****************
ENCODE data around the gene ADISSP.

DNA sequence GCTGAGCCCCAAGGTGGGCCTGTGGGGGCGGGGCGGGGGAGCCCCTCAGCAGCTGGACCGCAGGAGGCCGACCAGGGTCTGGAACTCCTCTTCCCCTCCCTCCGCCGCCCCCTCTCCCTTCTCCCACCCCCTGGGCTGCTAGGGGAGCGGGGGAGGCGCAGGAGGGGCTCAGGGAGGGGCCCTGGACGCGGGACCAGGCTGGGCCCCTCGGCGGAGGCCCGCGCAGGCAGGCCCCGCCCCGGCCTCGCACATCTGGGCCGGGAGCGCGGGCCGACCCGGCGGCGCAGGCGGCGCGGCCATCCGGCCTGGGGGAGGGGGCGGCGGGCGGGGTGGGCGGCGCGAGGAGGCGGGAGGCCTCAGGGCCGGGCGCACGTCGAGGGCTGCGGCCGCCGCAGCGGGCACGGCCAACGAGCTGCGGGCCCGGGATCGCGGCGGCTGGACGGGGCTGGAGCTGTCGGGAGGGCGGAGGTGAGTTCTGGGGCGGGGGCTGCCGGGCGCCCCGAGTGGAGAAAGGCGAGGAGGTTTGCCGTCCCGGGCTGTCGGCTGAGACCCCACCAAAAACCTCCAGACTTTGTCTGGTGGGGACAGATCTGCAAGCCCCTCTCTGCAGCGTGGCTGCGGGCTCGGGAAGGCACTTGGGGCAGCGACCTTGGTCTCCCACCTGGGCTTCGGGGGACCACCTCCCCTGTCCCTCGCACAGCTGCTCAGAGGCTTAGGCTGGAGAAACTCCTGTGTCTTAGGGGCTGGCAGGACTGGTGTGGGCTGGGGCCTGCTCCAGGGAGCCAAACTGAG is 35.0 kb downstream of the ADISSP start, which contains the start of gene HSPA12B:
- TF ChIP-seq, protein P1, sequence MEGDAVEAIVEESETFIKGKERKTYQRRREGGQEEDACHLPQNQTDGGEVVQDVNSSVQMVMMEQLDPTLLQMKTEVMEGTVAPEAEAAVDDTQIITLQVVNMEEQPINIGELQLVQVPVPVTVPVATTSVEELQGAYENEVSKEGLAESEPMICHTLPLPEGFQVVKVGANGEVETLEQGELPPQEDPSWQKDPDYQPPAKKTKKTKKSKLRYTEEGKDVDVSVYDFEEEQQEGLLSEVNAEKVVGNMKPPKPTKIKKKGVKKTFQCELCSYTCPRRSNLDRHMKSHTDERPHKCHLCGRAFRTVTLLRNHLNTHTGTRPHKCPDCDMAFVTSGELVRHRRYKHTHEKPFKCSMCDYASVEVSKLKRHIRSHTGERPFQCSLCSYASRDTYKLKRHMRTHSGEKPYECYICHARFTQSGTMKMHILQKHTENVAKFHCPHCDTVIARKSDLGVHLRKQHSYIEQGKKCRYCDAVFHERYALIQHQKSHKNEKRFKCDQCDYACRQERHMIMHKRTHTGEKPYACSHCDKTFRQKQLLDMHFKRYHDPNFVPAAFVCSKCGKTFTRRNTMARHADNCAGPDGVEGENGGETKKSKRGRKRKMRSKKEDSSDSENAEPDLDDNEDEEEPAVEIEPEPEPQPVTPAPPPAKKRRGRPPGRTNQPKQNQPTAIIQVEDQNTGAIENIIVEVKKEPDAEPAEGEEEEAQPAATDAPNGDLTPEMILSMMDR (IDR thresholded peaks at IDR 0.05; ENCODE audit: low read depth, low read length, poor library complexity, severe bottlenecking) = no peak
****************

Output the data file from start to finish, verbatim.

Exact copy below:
ENCODE data around the gene ADISSP.

DNA sequence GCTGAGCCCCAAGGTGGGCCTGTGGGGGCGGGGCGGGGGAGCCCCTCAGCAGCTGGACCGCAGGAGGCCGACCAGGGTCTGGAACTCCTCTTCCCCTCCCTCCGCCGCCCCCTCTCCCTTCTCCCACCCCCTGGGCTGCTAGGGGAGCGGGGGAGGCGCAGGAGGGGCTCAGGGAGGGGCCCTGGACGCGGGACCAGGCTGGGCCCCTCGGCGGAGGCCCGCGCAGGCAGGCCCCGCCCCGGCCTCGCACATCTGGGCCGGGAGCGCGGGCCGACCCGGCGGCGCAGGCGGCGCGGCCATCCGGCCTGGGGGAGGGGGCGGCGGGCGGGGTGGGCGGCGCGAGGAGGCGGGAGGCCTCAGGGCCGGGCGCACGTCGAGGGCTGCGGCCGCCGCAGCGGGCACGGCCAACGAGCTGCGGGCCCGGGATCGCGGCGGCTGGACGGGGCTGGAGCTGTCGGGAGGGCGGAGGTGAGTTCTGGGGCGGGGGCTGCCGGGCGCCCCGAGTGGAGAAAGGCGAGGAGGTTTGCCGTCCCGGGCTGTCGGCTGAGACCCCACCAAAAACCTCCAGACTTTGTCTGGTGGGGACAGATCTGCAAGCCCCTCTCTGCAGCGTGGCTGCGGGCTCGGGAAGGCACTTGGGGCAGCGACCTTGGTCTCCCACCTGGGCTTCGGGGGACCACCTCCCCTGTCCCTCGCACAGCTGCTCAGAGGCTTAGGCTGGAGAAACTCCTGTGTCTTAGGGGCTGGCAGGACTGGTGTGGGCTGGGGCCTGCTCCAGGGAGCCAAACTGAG is 35.0 kb downstream of the ADISSP start, which contains the start of gene HSPA12B:
- TF ChIP-seq, protein P1, sequence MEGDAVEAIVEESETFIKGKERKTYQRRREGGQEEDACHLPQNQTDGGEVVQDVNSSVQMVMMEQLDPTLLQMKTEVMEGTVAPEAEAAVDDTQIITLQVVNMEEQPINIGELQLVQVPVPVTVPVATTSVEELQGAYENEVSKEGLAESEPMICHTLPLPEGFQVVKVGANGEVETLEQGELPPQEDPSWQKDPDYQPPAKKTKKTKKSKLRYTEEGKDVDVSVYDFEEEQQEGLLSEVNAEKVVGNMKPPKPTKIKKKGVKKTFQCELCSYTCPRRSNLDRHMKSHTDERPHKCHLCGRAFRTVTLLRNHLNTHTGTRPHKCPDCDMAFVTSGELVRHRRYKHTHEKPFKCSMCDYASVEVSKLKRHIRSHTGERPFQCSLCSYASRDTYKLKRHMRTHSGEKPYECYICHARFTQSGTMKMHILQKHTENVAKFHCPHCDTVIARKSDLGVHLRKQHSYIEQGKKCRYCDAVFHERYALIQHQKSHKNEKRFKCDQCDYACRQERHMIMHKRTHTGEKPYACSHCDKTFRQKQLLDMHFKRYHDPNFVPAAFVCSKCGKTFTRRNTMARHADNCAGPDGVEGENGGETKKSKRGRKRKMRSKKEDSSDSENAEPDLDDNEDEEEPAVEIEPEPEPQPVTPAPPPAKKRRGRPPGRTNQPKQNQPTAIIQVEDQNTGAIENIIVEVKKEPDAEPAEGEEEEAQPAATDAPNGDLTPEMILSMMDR (IDR thresholded peaks at IDR 0.05; ENCODE audit: low read depth, low read length, poor library complexity, severe bottlenecking) = no peak